Too Young (Sidney Lippman and Sylvia Dee song)
|Single by Donny Osmond|
|from the album Too Young|
|Released||June 10, 1972|
|Format||Vinyl record (7" 45 RPM)|
|Recorded||April 17, 1972|
|Donny Osmond singles chronology|
In the United States, the best-known version of the song was recorded by Nat King Cole on February 6, 1951 and released by Capitol Records as catalog number 1449. It was a million-selling record and reached the #1 position on the Billboard chart, staying at #1 for 5 weeks and altogether on the Best Seller chart for 29 weeks. Billboard ranked this version as the No. 1 song of 1951. Cole described this song as one of his three favorites among his own songs.
Several contemporary versions were also recorded, making the charts but not as high.
The recording by Patty Andrews was released by Decca Records as catalog number 27569. It first reached the Billboard Best Seller chart on June 8, 1951 and lasted 1 week on the chart, peaking at #30. On other Billboard charts, this version reached as high as #19.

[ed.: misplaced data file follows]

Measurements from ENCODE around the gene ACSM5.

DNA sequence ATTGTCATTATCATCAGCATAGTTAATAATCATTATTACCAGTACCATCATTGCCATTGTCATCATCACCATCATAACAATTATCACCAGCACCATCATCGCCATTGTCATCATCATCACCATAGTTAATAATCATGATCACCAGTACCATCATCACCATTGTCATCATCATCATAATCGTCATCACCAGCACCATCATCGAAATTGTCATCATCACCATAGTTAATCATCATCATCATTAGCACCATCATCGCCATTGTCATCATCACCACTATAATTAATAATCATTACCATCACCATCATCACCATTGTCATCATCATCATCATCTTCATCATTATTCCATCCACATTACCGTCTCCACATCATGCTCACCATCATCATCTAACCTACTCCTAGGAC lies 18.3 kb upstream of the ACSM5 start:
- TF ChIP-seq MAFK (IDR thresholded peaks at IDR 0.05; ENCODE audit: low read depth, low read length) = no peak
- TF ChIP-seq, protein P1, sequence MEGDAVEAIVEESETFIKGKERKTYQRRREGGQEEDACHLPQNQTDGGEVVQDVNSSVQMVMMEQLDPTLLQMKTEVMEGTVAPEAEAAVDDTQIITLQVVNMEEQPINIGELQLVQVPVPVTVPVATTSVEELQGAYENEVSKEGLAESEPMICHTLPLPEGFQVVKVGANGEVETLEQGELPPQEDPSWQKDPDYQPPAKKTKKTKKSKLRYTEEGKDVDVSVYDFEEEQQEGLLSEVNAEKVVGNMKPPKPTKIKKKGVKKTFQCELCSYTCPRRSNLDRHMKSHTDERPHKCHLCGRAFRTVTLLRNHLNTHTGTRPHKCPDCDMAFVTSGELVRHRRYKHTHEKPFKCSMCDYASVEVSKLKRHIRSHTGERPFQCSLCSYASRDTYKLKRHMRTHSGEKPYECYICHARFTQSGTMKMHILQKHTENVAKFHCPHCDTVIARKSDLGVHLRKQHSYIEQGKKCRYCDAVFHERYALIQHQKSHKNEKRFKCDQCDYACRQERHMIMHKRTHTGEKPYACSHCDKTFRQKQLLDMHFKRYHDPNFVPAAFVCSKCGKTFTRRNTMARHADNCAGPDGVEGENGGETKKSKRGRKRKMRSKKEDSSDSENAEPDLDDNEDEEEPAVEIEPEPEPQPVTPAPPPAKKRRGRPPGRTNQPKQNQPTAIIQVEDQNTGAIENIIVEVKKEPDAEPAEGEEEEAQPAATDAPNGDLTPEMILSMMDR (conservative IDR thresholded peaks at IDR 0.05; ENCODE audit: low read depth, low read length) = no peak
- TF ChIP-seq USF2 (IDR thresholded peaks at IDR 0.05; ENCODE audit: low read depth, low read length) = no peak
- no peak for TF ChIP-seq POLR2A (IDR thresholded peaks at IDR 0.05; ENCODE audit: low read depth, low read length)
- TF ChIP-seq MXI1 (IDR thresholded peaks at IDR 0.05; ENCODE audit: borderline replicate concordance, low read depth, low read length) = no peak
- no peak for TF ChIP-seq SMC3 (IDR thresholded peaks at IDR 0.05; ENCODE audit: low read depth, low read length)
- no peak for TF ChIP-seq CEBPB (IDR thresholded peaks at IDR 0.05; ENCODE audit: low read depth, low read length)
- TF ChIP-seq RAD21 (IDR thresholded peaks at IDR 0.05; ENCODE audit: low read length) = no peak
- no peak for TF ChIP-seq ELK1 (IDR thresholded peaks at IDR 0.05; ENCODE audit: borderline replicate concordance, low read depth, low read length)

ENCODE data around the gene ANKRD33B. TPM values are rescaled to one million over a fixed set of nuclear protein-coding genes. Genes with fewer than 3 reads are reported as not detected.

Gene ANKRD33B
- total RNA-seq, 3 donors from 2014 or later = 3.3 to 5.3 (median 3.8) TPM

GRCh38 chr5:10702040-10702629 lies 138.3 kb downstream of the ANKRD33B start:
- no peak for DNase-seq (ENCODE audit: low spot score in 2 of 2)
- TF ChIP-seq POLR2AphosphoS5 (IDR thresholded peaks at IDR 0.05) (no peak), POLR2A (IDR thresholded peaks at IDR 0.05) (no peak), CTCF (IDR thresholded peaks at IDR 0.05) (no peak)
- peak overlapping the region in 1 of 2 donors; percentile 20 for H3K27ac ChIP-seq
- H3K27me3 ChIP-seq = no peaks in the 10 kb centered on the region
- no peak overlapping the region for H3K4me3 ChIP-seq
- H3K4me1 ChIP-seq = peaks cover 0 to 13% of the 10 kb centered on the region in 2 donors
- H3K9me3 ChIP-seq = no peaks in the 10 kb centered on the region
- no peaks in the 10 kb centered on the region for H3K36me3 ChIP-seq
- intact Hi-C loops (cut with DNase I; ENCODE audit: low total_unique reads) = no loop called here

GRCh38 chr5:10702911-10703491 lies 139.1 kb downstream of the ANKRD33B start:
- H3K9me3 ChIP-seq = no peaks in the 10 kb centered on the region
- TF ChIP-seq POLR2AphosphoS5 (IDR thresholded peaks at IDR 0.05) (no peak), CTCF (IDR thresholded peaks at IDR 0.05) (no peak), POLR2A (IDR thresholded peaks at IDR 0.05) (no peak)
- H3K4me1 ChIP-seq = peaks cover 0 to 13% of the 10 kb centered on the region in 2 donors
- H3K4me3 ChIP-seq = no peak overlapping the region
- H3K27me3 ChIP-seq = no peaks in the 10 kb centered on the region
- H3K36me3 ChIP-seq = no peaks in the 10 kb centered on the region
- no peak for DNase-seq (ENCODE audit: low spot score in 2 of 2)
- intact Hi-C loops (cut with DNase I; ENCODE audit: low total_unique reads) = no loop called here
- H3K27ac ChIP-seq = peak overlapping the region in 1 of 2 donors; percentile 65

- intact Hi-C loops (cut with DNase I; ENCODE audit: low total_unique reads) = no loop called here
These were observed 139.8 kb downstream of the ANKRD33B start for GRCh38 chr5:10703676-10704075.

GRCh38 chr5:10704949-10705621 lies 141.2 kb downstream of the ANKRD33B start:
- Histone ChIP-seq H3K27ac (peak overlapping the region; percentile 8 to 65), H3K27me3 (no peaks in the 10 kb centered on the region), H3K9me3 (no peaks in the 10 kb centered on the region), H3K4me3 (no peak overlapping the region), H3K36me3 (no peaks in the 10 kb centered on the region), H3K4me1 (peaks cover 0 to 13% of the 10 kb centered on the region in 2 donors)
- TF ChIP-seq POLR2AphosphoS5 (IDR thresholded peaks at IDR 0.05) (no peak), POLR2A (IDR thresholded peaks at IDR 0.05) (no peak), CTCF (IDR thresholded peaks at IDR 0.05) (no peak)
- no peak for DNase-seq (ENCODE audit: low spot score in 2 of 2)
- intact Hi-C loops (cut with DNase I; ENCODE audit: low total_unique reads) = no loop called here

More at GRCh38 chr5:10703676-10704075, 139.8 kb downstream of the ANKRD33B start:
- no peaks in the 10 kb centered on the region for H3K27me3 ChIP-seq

Versions that did not make the top 30 best-seller list, but did chart on other Billboard charts were by Toni Arden (#15, on Columbia), by Fran Allison (#20, on RCA), by Richard Hayes (#24, on Mercury), and by Michael Jackson (on Motown) 1973.
Semprini, piano with rhythm accompaniment recorded it in London on July 7, 1951, as the second song of the medley "Dancing to the piano (No. 7): Part 1. Hit Medley of Slow Foxtrots" along with "Alice in Wonderland" and "Forbidden Love". It was released by EMI on the His Master's Voice label as catalog number B 10123.
In the United Kingdom, Jimmy Young had a hit version of the song, also made in 1951. Sam Cooke recorded it for his Hits of the Fifties LP 1960. A version by Donny Osmond became a hit for him, spending eight weeks on the chart with a peak position of #13 when released as a single (MGM catalog number 14407) in 1972. Osmond’s version also reached #5 in the United Kingdom.
In Akira Kurosawa's 1952 film Ikiru, protagonist Watanabe's daughter-in-law is heard humming the tune in a point-of-view scene in which the character is approaching the family home late at night.
- Whitburn, Joel (1973). Top Pop Records 1940-1955. Record Research.
- Billboard year-end top 30 singles of 1951
- Nat King Cole interviewed on the Pop Chronicles (1969)
- Lonergan, David (2004-01-28). Hit Records 1950-1975. Lanham, Maryland: Scarecrow Press. ISBN 978-0-8108-5129-0.
- Whitburn, Joel (2000-11-01). The Billboard Book of Top 40 Hits (7th Rev. ed.). New York: Watson-Guptill Publications. ISBN 978-0-8230-7690-1.
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